The law is a tool that Traveller CDPs in particular make good use of. However, many CDPs shy away from adopting legal strategies to achieve their communitys’ aims, or they do not recognise that they are using legal strategies already.
Recently, a number of volunteers and staff in CDPs in urban and rural areas were interviewed as part of a new initiative to encourage community groups to take more legal cases.
In 2005, CAIRDE, Ballymun Community Law Centre, Irish Traveller Movement Legal Unit, Migrant Rights Centre of Ireland, Northside Community Law Centre came together to see about working more closely on legal issues affecting marginalised groups. They also wanted to see how community participation within legal processes could be strengthened.
"CDPs and community groups in general could be doing more if they adopted legal strategies," said Grainne O’Toole, one of the researchers leading the new initiative.
Nineteen organisations were contacted which included a mix of rural, urban and issue based organisations. CDPs including Doras Bui CDP in Dublin and FORUM CDP in County Galway. Kildare Travellers Action, who are currently applying for CDP status, were also interviewed.


The main issues they found were:
• Marginalised groups are very vulnerable and there is an overall lack of support for such groups to engage with the legal process.

• There is a lack of access to quality legal advice and high legal costs ensure that claiming legal rights within the courts is prohibitive.

• People acceptance of discrimination and lack of enforcement of their rights is widespread. This stems from the fact that many people are unaware of their rights and/or how to go about securing them.

• There is a lack of strategy building as the legal system is based around individual cases so cases that are won and precedents set are not shared on a practical level. Also, as a result of successful cases little change occurs in policies or attitudes of the state.

Now, the CLAS group hope to set up a network, starting with a conference seminar in January. The venue will be Dublin, the date has yet to be set. The early recommendations of the CLAS group include the following:
• Groups could work together within the CLAS network on common themes to give force to the issues being worked on.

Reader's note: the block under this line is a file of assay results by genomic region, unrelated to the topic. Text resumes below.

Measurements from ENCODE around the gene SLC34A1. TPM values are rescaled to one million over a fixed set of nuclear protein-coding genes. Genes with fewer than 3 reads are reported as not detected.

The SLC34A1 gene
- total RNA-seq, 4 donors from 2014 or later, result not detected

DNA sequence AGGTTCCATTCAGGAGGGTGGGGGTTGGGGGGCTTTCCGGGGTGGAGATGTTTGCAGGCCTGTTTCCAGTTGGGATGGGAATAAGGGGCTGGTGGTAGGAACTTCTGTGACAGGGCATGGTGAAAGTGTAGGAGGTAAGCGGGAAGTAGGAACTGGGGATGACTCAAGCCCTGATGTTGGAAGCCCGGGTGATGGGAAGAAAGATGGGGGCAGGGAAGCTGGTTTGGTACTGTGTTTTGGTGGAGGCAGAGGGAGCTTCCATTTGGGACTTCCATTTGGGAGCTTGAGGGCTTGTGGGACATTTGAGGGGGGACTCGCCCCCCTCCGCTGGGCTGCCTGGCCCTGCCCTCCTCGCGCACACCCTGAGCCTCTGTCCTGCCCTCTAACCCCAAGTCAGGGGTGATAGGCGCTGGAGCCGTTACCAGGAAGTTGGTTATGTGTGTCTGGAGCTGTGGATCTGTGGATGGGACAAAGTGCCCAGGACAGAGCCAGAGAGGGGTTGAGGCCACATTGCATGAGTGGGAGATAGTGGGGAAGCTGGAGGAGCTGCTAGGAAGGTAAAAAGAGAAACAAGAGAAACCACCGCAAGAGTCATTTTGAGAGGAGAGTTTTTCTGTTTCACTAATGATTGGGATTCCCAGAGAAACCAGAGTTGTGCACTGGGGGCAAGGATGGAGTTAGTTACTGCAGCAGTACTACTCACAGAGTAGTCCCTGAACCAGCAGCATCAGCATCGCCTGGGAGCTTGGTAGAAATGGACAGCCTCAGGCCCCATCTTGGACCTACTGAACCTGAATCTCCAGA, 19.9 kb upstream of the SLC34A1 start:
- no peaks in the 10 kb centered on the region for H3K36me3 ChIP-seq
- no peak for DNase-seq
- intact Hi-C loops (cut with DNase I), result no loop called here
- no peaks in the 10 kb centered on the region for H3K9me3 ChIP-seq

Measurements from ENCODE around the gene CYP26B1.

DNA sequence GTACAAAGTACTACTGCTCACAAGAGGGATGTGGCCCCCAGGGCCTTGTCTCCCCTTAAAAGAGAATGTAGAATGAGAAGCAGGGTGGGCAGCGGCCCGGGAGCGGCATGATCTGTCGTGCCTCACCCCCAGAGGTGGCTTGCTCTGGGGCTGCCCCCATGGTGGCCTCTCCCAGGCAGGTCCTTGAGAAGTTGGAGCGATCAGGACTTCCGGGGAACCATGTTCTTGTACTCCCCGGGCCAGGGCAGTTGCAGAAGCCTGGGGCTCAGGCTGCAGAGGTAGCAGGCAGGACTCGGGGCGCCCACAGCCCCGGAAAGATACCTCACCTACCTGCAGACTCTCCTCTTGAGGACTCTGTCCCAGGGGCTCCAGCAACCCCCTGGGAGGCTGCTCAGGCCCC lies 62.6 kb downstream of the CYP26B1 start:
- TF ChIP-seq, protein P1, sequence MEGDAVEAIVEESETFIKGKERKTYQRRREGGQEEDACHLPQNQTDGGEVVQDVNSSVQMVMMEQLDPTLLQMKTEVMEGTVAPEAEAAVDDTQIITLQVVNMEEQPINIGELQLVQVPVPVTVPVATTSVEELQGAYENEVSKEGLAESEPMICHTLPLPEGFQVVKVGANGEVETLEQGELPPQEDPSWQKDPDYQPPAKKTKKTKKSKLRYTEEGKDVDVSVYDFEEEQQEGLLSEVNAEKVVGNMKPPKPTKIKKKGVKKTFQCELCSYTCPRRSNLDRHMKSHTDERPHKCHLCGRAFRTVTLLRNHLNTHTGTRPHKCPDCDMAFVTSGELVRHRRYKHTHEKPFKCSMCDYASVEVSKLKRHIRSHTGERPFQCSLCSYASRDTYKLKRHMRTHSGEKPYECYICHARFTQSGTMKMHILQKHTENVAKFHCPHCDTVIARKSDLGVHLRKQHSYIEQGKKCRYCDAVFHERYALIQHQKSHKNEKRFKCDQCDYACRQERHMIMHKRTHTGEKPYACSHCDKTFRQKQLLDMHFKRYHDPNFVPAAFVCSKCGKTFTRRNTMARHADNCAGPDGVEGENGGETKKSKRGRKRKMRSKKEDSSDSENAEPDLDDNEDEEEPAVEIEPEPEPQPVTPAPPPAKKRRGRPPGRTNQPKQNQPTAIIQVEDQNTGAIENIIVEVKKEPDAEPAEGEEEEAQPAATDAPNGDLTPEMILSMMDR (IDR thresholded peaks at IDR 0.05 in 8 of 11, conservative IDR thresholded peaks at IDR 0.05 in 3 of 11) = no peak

• CLAS could develop a strategy to tap into legal resources.

These are some of the common legal issues that concern marginalised groups:
• Lack of rights and standards within public services e.g. housing
• Lack of a right to advocacy and representation
• Negative effect of discretion within services e.g. social welfare and housing
• Lack of the statutory right to family reunification
• Lack of rights for undocumented workers
• Discrimination in service provision as experienced by Travellers
• Exploitation of the elderly who have lost all legal entitlements to their property
• Social welfare issues and lack of access to entitlements
• Lack of knowledge of the legal system and how to impact on it.

For more information, contact Grainne O’Toole, Talbot Mews, Vernon Grove, Rathgar, Dublin 6. Tel. 01-496-5736. E-mail: grainneotoole@gmail.com
- Winter ’06, Issue 20

 

New booklet on human rights
- aimed at one-parent families
Former Irish President, Mary Robinson, says the "basic human rights" of thousands of one-parent families are being denied.
"One in six families in Ireland remain disadvantaged – legally, financially and socially," she pointed out.
Mary made the remark in the introduction to a new booklet on how human rights law can be used to improve the life-chances of one-parent families.
Hard copies of the booklet are available through the One Family organisation, formerly Cherish, (tel. 1890-662-212) and from their website: www.onefamily.ie
- Autumn ‘05, Issue 19

 

Community Development and Human Rights
- a couple at odds?

By Sarah-Beth Watkins
There is a faciltiators' warm-up exercise that gets everybody standing in a line. This is the line that signifies that point at which we are born. We are all equal on that line, born equally.
Oh no, we’re not, I already hear you shout. Babies are born into poverty, with disability or illness, into neglectful or abusive families. Or born rich. Or healthy. - An unequal start right from the beginning.
That’s the community development perspective.

f you look at it from a human rights perspective, babies are born equally, with equal rights. An equal right to life, to a quality of life that includes health, housing, access to education and other fundamentals. It is circumstance and situation that impinge on human ability to live that life equally.